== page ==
November 2004

Dear friends,

On August 6 I was transferred from the U.S. penitentiary at Atlanta to a pre-release center in Portland, Maine.  On November 4th I was released from the federal bureau of prisons custody.  After 20 years confinement I've finally come home.

I am deeply grateful to all of you who've supported me during this excruciating ordeal. Some of you have been around since the first day of my capture in 1984. Others became involved during court trials attempting to criminalize actions taken in support of struggles from Central America to Southern Africa. Some, of you came through during the lockdown years at Marion and ADX - prisons continually violating the spirit and law of human rights. Others joined in during the quest for parole. Be it cards, letters, phone calls, books, literature, funds, political events, providing various kinds of support - each of you contributed in some way to my survival enabling me to reach the dawn of a new life.

My release after 20 years imprisonment for political offenses demonstrates that political prisoners can be brought home. Do not forget those left behind. Mumia is still on death row. The MOVE prisoners have endured over 25 years of unjust imprisonment. Mutulu Shakur, Oscar Lopez, Marilyn Buck and many others are weighed down by inordinately long sentences.  A new generation of political prisoners needs support - from younger activists like Jeff "Free" Luers to immigrants detained in the extended post 911 repression.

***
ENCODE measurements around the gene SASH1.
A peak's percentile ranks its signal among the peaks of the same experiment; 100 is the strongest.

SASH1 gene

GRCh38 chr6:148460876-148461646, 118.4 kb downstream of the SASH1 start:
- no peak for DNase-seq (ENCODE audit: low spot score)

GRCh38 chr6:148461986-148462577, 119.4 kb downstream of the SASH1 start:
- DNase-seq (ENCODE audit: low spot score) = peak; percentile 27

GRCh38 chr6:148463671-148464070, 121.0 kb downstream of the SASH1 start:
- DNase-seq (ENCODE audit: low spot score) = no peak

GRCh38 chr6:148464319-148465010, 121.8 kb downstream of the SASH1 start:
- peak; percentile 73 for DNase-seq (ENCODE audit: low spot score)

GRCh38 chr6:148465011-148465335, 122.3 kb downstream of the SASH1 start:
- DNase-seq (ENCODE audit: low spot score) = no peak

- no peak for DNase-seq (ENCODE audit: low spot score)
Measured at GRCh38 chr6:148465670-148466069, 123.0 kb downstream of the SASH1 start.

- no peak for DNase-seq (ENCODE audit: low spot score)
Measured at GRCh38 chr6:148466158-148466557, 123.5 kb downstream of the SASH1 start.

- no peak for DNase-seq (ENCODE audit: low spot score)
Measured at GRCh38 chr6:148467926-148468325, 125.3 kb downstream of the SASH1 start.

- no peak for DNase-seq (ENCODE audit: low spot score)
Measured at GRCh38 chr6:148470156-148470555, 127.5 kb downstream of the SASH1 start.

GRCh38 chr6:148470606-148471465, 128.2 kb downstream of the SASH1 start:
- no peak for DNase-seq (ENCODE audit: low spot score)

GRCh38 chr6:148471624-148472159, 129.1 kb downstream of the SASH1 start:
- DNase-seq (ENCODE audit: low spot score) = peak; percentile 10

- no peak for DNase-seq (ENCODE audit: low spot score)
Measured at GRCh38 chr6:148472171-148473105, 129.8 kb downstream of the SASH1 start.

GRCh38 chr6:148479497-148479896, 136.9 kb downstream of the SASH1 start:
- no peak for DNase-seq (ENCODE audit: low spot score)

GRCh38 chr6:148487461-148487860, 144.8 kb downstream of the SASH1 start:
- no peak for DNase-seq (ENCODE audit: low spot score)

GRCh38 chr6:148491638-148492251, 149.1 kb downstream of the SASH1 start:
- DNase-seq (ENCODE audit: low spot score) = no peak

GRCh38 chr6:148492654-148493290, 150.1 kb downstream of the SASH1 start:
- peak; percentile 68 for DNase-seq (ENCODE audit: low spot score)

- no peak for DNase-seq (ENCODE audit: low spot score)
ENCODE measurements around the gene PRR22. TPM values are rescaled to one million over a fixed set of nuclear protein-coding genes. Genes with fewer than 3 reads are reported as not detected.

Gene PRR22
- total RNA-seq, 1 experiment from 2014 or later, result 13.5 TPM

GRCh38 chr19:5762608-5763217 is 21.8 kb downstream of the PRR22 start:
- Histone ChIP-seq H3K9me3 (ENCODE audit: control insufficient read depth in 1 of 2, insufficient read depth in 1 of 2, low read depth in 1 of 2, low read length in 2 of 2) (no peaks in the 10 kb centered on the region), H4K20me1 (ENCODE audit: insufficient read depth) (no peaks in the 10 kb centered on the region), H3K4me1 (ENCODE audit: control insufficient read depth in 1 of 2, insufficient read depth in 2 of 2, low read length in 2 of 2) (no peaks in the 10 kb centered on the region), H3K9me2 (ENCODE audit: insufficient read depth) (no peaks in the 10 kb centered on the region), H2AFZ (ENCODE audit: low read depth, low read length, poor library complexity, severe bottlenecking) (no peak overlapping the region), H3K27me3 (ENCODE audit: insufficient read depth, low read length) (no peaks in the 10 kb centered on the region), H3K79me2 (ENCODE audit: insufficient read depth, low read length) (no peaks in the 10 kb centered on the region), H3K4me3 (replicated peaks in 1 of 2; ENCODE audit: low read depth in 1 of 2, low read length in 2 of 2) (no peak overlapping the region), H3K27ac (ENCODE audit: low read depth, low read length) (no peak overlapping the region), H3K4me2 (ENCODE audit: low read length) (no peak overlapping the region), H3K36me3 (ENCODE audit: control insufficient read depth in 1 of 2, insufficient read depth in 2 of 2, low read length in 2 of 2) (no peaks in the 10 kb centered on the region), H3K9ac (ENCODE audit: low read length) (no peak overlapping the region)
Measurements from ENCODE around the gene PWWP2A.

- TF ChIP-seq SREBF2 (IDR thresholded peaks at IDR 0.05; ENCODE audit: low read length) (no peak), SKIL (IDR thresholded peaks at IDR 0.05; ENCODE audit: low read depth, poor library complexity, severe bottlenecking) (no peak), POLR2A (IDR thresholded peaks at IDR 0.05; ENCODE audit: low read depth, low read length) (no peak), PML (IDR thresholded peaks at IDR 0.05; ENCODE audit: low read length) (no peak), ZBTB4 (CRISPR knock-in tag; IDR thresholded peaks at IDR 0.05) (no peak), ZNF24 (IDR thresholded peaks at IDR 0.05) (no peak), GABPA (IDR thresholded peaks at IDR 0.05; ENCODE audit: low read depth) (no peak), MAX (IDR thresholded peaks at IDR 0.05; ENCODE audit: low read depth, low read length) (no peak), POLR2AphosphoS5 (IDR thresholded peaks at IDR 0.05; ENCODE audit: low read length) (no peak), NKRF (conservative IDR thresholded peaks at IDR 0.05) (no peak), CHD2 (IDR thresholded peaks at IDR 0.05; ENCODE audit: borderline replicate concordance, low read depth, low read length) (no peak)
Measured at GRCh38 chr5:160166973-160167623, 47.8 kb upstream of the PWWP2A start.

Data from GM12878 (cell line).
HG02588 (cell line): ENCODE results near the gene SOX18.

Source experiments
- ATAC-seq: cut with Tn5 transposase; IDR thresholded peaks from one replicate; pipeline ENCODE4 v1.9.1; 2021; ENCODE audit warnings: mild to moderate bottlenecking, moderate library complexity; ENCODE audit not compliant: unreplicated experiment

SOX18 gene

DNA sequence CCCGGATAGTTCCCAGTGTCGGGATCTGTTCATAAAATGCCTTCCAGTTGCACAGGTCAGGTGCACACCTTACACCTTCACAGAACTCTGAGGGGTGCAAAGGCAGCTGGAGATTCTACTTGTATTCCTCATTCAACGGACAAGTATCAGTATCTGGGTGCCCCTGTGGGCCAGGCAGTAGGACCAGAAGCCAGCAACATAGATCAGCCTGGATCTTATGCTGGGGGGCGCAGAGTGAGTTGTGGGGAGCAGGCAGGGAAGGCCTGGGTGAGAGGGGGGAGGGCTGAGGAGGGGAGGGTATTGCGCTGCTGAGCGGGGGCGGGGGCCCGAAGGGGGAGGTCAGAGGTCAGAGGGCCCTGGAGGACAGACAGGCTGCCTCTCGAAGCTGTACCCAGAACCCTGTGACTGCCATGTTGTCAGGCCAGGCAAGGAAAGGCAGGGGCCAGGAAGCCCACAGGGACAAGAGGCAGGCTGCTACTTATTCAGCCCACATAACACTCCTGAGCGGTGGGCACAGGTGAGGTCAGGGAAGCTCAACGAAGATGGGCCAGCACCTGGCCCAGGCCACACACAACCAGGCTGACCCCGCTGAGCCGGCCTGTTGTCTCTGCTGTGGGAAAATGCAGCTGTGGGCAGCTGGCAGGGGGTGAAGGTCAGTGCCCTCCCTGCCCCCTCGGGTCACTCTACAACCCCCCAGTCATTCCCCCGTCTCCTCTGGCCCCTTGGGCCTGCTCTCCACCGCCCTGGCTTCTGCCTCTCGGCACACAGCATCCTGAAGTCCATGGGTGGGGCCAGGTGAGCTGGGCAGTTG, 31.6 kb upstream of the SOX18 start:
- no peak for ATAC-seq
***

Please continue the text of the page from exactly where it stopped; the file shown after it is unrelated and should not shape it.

I make special mention of my codefendants - Torn Manning, Richard Williams and Jaan Lamaan. Of 8 of us charged with United Freedom Front actions, they are the only 3 remaining in prison. That's "freedom", as in what these comrades fought for on behalf of others. They deserve respect and support. All our political prisoners need to be brought home.

One does not pass through 2 decades in America's maximum security cells without feeling its effects. The voices still reverberate from those I knew that died in prison. The sun is shining but shadows around me bear decades of physical and emotional pain. I remember hunger strikes and beatings; the sickening sounds of violence and the creeping silence of box car cells. I know the medical neglect suffered by some of our prisoners. I remember a world apart within which the spirit of political prisoners remains unbroken, and the circle of life survives the house of the dead. America's political prisoners are among the most principled people it's ever been my honor to know.

I was never a victim. I am a survivor of wars fought for and against U.S. imperialism. I believe that our political prisoners stand on the side of history that will vindicate our actions to alleviate the suffering of those most used and abused by a system that prioritizes profit over human needs. However, I am an anti-imperialist whose military role has ended.

I am now home with my wife Jamila and close to my family, including daughters, grandchildren and mother. From my heart I thank you all, for what you gave helped in some way to make this return home possible.

Love and Respect,

Ray Luc Levasseur